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P4HE aims to keep the public health equity field growing and thriving by sharing a broad range of ideas and perspectives from Collaborative member and experts.
Monthly Featured Topic: Health Equity Beyond Public Health
The proposal for a global health treaty aimed at health equity, the Framework Convention on Global Health, raises the fundamental question of whether we can achieve true health equity, globally and domestically, and if not, how close we can come. Considerable knowledge currently exists about the measures required to, at the least, greatly improve health equity. Why, then, do immense inequities remain? Building on this basic question, we propose four areas that could help drive the health equity research and innovation agenda over the coming years.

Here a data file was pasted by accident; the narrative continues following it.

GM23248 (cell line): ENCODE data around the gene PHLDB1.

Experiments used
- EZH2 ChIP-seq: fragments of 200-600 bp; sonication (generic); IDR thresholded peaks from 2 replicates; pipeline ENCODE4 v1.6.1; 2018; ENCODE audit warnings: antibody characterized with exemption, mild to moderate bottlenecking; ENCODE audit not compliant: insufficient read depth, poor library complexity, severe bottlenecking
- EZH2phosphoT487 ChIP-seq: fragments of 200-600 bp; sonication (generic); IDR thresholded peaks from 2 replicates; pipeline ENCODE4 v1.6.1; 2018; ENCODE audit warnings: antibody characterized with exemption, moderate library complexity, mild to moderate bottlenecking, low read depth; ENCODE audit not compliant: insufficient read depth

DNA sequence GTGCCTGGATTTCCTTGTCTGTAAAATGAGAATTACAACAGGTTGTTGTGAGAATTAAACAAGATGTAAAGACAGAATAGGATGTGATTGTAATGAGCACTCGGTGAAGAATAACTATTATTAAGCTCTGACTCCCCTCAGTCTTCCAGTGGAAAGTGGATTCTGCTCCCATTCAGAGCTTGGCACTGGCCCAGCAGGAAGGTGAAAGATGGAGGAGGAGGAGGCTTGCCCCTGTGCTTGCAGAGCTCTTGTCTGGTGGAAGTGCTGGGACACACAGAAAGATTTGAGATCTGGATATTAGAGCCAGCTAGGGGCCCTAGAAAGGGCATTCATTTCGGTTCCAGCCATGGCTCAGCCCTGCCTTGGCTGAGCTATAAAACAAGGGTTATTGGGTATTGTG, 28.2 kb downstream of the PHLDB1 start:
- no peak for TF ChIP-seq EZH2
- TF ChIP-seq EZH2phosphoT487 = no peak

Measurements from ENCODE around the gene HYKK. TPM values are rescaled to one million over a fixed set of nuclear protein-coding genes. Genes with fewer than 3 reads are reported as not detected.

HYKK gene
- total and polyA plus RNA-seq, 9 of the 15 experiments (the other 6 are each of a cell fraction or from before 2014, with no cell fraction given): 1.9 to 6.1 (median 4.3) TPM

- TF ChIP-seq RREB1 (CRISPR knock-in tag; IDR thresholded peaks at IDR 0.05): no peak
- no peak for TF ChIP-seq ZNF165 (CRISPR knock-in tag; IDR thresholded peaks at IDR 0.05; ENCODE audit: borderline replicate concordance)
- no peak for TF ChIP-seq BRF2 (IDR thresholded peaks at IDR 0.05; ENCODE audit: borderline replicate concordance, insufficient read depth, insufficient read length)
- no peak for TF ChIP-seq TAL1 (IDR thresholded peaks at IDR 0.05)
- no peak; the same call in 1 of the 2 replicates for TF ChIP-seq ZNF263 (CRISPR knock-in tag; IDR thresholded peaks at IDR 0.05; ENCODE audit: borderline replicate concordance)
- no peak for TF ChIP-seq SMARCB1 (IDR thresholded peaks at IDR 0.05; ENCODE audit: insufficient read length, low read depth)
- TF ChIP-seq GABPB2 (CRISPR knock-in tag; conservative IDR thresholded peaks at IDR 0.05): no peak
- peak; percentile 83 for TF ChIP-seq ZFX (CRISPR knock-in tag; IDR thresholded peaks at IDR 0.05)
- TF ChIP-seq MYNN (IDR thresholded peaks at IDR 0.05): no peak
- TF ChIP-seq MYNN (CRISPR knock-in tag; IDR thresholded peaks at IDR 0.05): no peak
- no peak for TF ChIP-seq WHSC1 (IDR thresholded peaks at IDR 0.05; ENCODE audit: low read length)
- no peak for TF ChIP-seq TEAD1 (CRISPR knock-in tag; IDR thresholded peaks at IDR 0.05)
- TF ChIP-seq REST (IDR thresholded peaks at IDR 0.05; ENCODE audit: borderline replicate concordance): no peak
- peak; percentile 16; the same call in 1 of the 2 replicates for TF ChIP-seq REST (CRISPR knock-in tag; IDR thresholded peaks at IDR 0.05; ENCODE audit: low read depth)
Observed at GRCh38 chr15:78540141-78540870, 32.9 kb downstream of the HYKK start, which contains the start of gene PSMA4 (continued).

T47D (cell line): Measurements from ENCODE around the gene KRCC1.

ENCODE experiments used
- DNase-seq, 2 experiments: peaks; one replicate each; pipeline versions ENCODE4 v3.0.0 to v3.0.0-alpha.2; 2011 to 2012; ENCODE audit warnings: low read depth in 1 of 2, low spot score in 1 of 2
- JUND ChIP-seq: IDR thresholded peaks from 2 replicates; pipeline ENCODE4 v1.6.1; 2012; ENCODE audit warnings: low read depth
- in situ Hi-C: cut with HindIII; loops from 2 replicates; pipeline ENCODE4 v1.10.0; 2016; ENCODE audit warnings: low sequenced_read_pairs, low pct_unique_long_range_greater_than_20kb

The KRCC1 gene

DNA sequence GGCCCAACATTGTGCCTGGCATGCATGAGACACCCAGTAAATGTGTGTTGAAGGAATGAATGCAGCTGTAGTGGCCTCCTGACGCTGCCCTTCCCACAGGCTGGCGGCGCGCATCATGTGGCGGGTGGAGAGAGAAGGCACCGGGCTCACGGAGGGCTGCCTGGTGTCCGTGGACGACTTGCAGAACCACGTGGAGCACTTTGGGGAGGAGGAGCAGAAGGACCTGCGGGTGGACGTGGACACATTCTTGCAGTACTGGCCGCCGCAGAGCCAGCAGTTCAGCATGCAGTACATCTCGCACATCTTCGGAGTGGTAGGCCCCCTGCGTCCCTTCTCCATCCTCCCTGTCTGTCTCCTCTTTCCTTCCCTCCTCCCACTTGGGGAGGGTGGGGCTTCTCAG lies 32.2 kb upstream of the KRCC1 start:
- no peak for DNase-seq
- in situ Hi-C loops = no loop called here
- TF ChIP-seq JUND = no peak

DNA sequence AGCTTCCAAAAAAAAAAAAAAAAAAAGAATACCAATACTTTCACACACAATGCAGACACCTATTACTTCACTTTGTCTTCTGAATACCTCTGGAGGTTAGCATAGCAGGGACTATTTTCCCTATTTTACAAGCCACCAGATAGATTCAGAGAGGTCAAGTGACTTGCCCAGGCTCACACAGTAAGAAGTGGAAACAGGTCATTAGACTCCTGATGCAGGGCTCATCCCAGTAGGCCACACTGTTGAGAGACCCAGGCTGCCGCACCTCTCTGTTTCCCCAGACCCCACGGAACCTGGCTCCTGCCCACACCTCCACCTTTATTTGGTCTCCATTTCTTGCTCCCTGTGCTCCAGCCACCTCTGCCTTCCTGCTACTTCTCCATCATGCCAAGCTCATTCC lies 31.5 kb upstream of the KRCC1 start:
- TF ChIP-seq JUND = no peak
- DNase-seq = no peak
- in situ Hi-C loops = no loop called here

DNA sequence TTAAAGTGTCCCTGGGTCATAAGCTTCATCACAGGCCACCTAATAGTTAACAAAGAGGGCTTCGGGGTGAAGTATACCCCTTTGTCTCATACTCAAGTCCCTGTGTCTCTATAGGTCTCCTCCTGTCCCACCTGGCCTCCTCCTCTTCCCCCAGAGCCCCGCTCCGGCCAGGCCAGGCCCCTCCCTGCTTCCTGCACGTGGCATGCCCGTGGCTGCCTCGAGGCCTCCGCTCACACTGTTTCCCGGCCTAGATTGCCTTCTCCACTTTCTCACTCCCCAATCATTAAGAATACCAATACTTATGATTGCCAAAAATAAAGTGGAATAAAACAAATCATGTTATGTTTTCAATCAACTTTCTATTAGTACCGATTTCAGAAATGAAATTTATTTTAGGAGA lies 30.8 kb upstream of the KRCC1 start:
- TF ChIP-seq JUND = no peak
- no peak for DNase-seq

The People’s Health Movement (PHM) was formed in 2000 and drew inspiration from the Alma Ata Declaration on Primary Health Care’s ‘Health for All’ (1978). Since then, PHM has been an active part of a global counter-hegemonic social movement. This study aimed to gain insights on social movement building, drawing on the successes and failures reported by activists over their experiences of working in the Health for All social movement to improve health, justice and equity. In this study we examine the semi-structured interviews of 15 health activists who are part of the PHM, with the aim of deriving lessons for strengthening movements for Health for All.
Racial disparities in health are among the most disconcerting forms of inequity in the United States. Divergent health outcomes between Americans racialized as White and those racialized as Black, Latinx, and Indigenous do not stem from biological or genetic differences. To the contrary, “race” comes to have concrete consequences through social, economic, and political systems. Yet the political contours of health equity remain especially understudied. This article places the politics of health equity in the foreground through the lens of housing, a critical determinant of health.
There are a lot of vulnerable communities that have been under attack... ...We need to move to action. Less conversations about action and more action.
- Hanh Cao Yu, Chief Learning Officer, The California Endowment